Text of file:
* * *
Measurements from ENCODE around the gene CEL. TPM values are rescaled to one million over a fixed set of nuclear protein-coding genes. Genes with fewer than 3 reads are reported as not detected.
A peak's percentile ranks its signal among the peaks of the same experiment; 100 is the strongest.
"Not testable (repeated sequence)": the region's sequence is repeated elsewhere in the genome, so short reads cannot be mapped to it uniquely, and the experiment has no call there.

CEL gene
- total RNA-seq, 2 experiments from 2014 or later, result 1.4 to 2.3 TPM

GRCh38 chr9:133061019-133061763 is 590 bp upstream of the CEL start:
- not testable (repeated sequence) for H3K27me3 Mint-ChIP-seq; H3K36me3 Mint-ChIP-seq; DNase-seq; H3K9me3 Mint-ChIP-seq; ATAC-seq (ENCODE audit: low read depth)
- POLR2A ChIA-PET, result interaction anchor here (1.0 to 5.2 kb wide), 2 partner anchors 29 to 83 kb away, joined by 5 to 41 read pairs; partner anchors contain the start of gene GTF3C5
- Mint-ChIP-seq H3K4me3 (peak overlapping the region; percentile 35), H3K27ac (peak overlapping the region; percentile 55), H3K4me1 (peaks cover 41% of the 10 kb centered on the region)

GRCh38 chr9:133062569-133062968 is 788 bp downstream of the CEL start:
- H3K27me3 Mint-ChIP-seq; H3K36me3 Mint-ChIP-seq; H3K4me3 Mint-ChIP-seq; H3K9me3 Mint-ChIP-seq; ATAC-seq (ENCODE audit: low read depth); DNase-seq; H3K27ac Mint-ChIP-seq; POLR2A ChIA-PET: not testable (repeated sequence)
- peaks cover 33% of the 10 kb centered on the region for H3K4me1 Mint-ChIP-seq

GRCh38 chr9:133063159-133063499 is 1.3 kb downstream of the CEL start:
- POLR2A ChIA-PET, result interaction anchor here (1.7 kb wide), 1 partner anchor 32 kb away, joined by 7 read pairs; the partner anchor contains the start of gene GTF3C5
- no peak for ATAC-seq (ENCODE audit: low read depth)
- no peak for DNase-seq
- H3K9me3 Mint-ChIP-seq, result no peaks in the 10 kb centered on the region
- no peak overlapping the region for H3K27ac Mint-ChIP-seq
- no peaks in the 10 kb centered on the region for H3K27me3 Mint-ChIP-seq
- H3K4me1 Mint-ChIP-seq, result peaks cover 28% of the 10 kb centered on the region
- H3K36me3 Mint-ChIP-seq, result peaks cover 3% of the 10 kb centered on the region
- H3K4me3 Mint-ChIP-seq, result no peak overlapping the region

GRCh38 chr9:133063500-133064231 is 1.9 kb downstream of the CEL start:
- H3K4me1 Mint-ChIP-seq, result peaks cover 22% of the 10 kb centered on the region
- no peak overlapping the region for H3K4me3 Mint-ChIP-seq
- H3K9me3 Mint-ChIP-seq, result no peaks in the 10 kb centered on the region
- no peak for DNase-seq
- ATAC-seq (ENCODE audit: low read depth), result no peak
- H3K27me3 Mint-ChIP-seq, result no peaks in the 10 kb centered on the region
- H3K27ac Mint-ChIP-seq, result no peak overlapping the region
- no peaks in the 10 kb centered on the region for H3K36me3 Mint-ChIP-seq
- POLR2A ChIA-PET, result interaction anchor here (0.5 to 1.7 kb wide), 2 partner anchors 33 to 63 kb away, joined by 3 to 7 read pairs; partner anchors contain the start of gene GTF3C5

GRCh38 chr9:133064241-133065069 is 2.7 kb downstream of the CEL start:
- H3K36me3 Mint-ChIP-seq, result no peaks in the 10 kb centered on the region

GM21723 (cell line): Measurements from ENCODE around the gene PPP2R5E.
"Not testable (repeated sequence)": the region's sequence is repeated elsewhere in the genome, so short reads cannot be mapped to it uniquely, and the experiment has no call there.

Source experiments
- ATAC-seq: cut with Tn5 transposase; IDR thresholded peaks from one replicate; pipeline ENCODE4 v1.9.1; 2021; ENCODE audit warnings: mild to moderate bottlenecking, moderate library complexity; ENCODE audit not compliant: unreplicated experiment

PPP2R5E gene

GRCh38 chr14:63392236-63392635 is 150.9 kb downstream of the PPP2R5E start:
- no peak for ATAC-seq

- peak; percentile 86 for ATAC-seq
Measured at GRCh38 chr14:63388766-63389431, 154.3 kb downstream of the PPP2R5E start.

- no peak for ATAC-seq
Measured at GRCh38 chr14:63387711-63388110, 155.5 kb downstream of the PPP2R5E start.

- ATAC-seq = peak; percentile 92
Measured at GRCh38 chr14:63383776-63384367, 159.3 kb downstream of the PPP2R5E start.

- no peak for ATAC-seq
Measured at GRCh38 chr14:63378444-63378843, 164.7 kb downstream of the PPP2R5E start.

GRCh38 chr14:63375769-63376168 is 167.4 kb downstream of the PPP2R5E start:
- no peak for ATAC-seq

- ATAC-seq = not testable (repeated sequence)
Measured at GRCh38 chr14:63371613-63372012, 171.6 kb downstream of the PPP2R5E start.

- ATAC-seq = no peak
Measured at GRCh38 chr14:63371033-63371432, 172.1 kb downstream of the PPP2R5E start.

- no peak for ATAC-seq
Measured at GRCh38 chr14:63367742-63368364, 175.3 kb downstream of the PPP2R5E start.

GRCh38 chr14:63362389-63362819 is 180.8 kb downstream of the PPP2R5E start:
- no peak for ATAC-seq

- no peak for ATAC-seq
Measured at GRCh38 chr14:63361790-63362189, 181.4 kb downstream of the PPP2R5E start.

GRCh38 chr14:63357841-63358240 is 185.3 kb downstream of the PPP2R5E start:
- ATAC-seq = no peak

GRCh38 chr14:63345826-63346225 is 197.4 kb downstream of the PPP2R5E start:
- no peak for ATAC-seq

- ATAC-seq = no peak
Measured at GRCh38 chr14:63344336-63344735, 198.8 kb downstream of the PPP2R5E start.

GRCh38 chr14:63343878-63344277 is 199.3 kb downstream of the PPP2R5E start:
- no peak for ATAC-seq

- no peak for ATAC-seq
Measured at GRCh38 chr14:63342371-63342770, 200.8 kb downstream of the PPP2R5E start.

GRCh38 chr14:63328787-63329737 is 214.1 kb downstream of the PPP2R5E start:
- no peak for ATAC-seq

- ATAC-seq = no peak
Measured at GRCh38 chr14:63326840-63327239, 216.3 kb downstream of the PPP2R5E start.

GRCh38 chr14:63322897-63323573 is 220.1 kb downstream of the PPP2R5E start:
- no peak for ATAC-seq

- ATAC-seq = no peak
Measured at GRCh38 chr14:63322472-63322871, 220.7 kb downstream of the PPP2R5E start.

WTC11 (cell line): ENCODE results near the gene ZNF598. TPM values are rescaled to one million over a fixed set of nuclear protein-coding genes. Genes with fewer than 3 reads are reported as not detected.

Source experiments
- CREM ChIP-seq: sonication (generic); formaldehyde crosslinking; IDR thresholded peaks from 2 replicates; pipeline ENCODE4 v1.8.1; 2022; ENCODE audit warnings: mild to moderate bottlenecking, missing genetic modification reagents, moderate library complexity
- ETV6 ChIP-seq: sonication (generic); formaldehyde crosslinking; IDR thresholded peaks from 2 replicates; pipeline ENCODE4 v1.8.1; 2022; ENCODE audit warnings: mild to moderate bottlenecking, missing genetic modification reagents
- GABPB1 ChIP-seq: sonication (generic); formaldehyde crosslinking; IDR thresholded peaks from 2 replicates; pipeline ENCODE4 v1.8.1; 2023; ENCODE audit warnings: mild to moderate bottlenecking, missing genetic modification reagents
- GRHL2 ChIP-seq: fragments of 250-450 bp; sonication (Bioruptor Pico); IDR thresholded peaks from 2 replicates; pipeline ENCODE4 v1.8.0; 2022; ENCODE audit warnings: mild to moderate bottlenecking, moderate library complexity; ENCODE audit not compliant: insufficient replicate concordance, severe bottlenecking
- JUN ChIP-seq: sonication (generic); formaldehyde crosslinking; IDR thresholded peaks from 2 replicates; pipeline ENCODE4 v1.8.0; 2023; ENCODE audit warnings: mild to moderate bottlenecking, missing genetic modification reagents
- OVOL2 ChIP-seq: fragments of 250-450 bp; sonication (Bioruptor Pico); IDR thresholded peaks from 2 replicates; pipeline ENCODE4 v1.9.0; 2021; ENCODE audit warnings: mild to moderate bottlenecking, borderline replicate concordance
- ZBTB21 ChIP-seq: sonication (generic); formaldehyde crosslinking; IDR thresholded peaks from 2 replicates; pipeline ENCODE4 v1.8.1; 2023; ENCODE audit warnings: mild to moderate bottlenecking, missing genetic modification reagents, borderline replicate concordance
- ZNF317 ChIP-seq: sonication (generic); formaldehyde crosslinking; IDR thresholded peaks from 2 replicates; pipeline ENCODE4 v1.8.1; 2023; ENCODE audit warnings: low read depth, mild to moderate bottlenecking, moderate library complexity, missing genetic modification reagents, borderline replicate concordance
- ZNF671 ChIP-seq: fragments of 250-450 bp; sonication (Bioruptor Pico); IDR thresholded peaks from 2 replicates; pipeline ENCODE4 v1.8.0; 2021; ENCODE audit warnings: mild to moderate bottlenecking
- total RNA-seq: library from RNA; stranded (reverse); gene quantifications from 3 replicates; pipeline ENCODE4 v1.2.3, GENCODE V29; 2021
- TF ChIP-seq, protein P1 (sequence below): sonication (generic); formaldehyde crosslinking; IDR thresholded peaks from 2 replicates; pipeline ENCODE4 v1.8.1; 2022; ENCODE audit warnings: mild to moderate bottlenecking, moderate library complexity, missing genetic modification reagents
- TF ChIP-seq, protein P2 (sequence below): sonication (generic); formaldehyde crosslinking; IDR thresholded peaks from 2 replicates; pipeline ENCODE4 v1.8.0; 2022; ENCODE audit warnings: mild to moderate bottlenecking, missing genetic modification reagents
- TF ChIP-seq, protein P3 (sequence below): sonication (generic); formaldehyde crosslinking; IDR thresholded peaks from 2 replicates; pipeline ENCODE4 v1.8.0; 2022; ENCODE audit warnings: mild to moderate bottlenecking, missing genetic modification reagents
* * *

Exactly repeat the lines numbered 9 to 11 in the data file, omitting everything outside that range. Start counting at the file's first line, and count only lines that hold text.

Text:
- Mint-ChIP-seq H3K4me3 (peak overlapping the region; percentile 35), H3K27ac (peak overlapping the region; percentile 55), H3K4me1 (peaks cover 41% of the 10 kb centered on the region)

GRCh38 chr9:133062569-133062968 is 788 bp downstream of the CEL start:
- H3K27me3 Mint-ChIP-seq; H3K36me3 Mint-ChIP-seq; H3K4me3 Mint-ChIP-seq; H3K9me3 Mint-ChIP-seq; ATAC-seq (ENCODE audit: low read depth); DNase-seq; H3K27ac Mint-ChIP-seq; POLR2A ChIA-PET: not testable (repeated sequence)